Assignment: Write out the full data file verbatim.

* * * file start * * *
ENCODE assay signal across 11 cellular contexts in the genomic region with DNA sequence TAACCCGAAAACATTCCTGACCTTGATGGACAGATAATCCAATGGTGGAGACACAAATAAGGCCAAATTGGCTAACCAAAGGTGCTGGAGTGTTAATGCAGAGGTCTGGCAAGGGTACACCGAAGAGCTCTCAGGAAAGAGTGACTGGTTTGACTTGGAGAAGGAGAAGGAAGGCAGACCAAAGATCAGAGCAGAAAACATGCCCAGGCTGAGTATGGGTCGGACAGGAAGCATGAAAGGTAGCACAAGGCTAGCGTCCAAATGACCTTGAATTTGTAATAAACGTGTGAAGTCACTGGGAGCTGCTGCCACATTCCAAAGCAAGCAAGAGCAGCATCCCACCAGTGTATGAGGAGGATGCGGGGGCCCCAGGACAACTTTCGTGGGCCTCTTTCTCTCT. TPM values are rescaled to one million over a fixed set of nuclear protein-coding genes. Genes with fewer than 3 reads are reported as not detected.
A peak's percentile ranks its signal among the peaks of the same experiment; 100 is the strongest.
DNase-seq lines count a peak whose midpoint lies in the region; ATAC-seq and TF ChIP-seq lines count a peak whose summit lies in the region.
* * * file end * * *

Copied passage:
ENCODE assay signal across 11 cellular contexts in the genomic region with DNA sequence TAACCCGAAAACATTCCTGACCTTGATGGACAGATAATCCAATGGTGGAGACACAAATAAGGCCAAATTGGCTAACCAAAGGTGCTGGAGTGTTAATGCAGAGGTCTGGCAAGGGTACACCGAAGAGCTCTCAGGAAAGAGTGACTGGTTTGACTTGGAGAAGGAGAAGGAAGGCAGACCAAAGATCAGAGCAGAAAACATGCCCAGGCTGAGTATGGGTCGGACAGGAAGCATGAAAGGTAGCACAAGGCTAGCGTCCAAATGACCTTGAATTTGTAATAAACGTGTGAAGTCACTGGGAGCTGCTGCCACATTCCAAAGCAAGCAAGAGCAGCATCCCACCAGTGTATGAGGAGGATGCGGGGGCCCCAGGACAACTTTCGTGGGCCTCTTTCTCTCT. TPM values are rescaled to one million over a fixed set of nuclear protein-coding genes. Genes with fewer than 3 reads are reported as not detected.
A peak's percentile ranks its signal among the peaks of the same experiment; 100 is the strongest.
DNase-seq lines count a peak whose midpoint lies in the region; ATAC-seq and TF ChIP-seq lines count a peak whose summit lies in the region.